- Eric Gordon ($14,898,938)
- Tyreke Evans ($11,265,416)
- Jrue Holiday ($10,404,495)
- Ryan Anderson ($8,491,500)
- Anthony Davis ($5,607,240)
- Austin Rivers ($2,439,840)
- Alexis Ajinca ($981,084)
- Anthony Morrow ($1,145,685)*
Free Agents / Cap Holds
- Al-Farouq Aminu ($7,124,244)
- Jason Smith ($4,750,000)
- Brian Roberts ($2,875,131 – QO)****
- Darius Miller ($1,115,243 – QO)*****
- James Southerland ($1,016,482 – QO)******
- Guaranteed Salary: $54,088,513
- Options: $1,145,685
- Non-Guaranteed Salary: $3,114,375
- Cap Holds: $17,456,125
- Total: $75,804,698
The Pelicans probably have the league’s most promising player under the age of 25 in Anthony Davis, but in spite of his continued improvement, the future of the team doesn’t look quite as bright as it did at this time a year ago. New Orleans traded the No. 6 pick in last year’s draft and what turned out to be the No. 10 pick for Jrue Holiday and Pierre Jackson. The player taken at No. 6 last year, Nerlens Noel, was widely seen as the favorite to go No. 1 before concerns about his injured knee seemed to scare teams off. This year’s draft is full of highly touted prospects, and not the one in which most teams would easily give up a lottery pick. GM Dell Demps surely didn’t envision this year’s pick ending up in the lottery when he sent it to Philadelphia, but thanks to a rash of injuries and a crushingly competitive Western Conference, the Pelicans finished 15 games out of the playoffs this past season.
Noel and whomever the Sixers select at No. 10 could turn out to be busts, or simply less productive than the combination of Holiday and Jackson, but Demps lowered the team’s ceiling with a play for a veteran and a much less heralded prospect. Jackson outstripped expectations in the D-League, averaging 29.1 points per game, but the notion that his performance is a harbinger of NBA stardom is questionable at best. Jackson nonetheless set up a quandary for Demps and company, playing so well that he and agent Colin Bryant gained leverage not usually incumbent of someone picked 42nd overall. The Hornets can hold on to his NBA rights in perpetuity until they sign him, but Bryant and Jackson can command a relatively lucrative deal guaranteed over multiple seasons or a one-year contract that would allow him to quickly hit the open market. The Pelicans went so far as to give Bryant the OK to seek trades for Jackson in the middle of the season, but he was unable to find a deal suitable for all parties, and Jackson struck a deal shortly before the trade deadline to play in Turkey. Demps is making no promises that he’ll bring Jackson to New Orleans for next season, and so an intriguing asset from last year’s pivotal trade remains in limbo.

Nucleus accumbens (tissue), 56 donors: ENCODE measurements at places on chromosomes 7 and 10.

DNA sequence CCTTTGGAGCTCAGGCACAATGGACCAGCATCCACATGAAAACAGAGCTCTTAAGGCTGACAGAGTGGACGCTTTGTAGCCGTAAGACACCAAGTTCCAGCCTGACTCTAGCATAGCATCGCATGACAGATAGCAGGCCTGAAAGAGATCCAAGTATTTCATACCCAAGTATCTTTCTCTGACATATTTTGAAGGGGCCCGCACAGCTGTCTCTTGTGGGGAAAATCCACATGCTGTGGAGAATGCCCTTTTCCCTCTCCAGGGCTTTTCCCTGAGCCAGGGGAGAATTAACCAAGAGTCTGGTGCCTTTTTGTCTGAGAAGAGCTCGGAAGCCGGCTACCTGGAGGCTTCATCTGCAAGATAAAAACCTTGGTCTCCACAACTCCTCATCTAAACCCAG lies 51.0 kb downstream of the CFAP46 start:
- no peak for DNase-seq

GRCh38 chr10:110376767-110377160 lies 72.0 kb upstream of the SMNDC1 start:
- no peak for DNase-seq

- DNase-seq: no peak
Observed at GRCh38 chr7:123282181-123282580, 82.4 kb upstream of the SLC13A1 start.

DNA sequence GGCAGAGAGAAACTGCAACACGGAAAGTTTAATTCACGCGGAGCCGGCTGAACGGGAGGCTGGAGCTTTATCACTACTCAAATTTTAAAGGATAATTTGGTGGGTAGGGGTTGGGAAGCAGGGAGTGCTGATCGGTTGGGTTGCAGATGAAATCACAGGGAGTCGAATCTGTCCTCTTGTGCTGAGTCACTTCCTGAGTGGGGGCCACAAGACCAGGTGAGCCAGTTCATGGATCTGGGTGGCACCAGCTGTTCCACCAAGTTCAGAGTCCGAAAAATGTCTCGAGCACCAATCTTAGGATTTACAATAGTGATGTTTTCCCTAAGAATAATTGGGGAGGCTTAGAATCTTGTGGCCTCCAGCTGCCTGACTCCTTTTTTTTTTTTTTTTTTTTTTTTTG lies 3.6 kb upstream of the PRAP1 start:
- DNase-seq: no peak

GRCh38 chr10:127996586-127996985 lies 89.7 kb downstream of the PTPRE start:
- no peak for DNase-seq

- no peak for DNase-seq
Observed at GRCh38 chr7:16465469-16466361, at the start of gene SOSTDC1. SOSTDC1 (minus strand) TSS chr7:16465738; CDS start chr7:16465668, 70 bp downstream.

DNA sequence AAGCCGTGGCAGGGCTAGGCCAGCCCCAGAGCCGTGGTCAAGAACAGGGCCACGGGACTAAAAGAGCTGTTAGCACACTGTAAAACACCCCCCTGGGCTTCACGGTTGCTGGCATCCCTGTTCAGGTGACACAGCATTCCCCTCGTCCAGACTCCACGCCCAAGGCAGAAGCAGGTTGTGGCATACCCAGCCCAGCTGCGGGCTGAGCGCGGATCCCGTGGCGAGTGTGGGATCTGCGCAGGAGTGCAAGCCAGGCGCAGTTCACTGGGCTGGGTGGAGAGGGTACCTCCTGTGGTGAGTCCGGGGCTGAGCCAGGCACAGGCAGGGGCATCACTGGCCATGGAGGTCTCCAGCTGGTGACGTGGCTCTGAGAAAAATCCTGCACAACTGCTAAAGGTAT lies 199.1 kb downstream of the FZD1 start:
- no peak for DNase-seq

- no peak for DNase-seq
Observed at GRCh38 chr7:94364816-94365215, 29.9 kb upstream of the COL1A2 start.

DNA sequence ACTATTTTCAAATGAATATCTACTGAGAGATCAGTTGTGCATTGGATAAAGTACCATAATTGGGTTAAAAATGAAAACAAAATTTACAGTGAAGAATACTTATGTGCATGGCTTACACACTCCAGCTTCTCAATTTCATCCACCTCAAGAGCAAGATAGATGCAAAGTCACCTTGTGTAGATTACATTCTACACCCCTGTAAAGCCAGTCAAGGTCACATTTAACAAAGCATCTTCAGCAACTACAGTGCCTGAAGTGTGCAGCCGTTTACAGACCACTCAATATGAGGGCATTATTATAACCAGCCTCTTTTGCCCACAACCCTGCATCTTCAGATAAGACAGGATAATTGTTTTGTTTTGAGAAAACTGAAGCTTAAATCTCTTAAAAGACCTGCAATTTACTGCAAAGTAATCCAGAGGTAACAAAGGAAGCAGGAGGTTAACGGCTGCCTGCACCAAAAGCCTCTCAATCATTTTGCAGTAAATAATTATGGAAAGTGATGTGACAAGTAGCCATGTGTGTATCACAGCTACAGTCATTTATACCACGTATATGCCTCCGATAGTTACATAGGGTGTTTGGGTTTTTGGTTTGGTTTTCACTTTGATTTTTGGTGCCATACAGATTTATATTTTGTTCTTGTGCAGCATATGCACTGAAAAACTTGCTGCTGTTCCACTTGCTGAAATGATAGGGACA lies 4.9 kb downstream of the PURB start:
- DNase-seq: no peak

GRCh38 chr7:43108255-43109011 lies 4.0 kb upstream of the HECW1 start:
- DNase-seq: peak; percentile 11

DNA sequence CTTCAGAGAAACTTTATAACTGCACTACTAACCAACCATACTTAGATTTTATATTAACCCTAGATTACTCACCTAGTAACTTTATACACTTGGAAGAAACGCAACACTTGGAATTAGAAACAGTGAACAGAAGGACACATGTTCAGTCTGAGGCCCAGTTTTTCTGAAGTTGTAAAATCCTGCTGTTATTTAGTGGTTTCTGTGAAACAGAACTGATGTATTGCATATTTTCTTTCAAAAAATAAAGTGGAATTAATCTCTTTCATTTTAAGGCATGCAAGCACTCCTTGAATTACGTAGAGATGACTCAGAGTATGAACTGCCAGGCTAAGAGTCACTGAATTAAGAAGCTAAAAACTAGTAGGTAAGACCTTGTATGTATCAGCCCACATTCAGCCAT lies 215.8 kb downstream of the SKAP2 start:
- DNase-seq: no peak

Holiday, like so many Pelicans in 2013/14, missed significant time because of injury this season, playing in just 34 games. He, Jason Smith and Ryan Anderson were all key Pelicans who missed more than half of the season, and only four players appeared in as many as 70 games for New Orleans. It would be tough to properly judge the team based on its lack of time together, and indeed Demps has said he’s reserving judgment until he can see the club at full health. Demps also said in that same April interview that he likes the team’s core, but it seems he’s at least doing his due diligence to see if an upgrade is available.